That being done, let’s create some holiday haiku poetry! Who’s first?

Photo by Nanagyei, Creative Commons via Flickr. Post by Seth Haines

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Buy a year of Every Day Poems, just $2.99 — Read a poem a day, become a better poet. In December we’re exploring the theme Haiku.

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Your Comments

22 Comments so far

  1. Congrats on the shout-out, Donna!

    I’m featuring holiday haiku at Monday Muse today:
    http://writingwithoutpaper.blogspot.com/2012/12/monday-muse-writes-holiday-haiku.html

    I have another half-dozen or so I haven’t posted. Here’s one of those:

    Footprints in the Snow
    this Early Christmas Morning.
    Baby, Please Come Home.

  2. Donna says:

    I’m stunned, and honored! Thank you for featuring my work Seth! It had been a while since I looked at this one and for some reason I found myself reading it this morning again, long before I ever saw this! Smiling! :0)

  3. L. L. Barkat says:

    loved listening to this.

    And that photo is so quintessentially blossoms-in-the-snow haiku. You know? :)

  4. Donna says:

    Here is my first Haiku to offer… Unhidden Secret, but please stop by the blog if you’d like to see the image I have been patiently waiting to use.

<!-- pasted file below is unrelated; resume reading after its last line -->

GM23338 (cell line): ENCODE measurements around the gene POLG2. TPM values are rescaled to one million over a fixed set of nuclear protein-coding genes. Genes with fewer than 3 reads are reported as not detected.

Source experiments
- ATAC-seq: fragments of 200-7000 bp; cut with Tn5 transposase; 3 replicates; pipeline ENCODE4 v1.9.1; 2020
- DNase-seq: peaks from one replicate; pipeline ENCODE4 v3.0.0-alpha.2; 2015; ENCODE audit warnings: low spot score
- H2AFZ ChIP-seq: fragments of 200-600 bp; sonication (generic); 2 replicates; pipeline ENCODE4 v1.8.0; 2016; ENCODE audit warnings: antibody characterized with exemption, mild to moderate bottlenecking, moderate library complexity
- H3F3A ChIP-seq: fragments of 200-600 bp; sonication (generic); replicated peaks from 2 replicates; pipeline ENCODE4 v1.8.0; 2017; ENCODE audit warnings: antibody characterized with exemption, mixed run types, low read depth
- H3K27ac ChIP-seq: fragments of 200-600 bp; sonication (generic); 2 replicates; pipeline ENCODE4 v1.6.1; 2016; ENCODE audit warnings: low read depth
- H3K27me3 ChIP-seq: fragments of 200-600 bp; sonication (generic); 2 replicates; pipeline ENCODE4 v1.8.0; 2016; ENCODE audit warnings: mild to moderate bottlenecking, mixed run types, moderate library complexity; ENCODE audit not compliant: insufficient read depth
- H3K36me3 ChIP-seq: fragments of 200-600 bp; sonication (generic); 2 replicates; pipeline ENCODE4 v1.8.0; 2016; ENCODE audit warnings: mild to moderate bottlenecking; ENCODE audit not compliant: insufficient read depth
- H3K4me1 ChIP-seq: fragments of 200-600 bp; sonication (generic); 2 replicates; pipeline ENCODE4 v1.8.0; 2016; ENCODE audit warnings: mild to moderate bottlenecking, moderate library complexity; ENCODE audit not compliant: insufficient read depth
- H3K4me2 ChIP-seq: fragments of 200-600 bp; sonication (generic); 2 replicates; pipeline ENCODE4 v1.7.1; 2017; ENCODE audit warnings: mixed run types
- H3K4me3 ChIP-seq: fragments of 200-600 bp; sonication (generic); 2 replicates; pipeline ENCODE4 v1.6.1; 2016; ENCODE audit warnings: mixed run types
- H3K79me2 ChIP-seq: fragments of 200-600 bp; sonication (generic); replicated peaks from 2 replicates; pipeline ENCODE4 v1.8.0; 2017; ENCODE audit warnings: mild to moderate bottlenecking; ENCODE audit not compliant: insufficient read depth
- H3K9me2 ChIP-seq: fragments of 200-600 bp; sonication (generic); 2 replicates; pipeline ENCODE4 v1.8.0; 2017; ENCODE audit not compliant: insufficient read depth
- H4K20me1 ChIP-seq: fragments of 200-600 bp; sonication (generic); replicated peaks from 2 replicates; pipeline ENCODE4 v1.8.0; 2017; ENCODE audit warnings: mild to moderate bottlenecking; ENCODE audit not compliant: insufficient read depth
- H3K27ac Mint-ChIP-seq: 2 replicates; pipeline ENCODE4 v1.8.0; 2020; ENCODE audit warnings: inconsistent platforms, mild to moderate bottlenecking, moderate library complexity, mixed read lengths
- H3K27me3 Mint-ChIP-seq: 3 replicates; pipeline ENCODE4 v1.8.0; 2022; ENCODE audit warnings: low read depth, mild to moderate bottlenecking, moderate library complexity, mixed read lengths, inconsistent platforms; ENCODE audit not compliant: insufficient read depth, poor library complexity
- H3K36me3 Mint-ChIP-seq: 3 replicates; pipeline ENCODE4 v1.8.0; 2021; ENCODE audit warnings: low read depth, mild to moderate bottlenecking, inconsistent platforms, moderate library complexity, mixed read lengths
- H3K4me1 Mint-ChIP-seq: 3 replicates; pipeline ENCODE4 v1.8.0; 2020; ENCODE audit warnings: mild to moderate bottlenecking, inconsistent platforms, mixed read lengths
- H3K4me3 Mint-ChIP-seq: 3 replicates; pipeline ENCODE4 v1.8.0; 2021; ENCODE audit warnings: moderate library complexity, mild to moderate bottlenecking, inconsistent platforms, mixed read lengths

mystery remains~
    an unhidden secret there
    written on the soul

    http://thebrightersideblog.blogspot.com/2012/12/unhidden-secret.html

  5. tissue paper toes
    traipse into ever greening
    portals of pleasure

  6. evergreen arms reach
    for gifts just beyond their grasp
    joy deadened in time

  7. Joe Falcone says:

    Aluminum Pole
    Hails airing of grievances
    Happy Festivus

  8. Joe Falcone says:

    A Holiday rite
    Let the Feats of Strength begin
    To end it, pin me

  9. Christmas Eve Trilogy

    crushing cold winter
    threatens to reach inside scarves
    distancing Christmas

    street bound old matron
    feels the gingerbread crumble
    chapped hands touching dreams

    childish eyes follow
    the drunken Santa’s stumble
    almost recalling

  10. Nativity

    light shows dusting yards
    pilgrim tires crunch on cracked glass
    blazes of fake glitter

    con temporary
    faith and nostalgia displayed
    it’s the thing to do

    somewhere beyond stars
    beyond Bethlehem memory
    meaning rides its camel

  11. camels trudge the sand
    shifting the grains of time’s glass
    images in relief

  12. lynndiane says:

    Japanese poets

    don’t celebrate christmas but

    say “haiku…bless you!”

  13. unexpected knock
    guests intrude, uninvited
    Bethlehem ballad

  14. Madonna and child
    rest on the pristine mantel
    pungent dung denied

  15. tired donkey dawdles
    eminence beyond knowing
    bearing hope’s burden

  16. urgency of snow
    in night to cover the world
    before day soil comes

  17. slipping on a rock
    the hoof falters, load shifts
    trinity moves on


Trackbacks/Pingbacks

  1. Holiday Haiku: A Poetry Prompt - Tweetspeak Poetry - June 30, 2013

    [...] usually divided in sections of five, seven, and five syllables, respectively. Listen to the Tweetspeak monthly playlist for a bit of [...]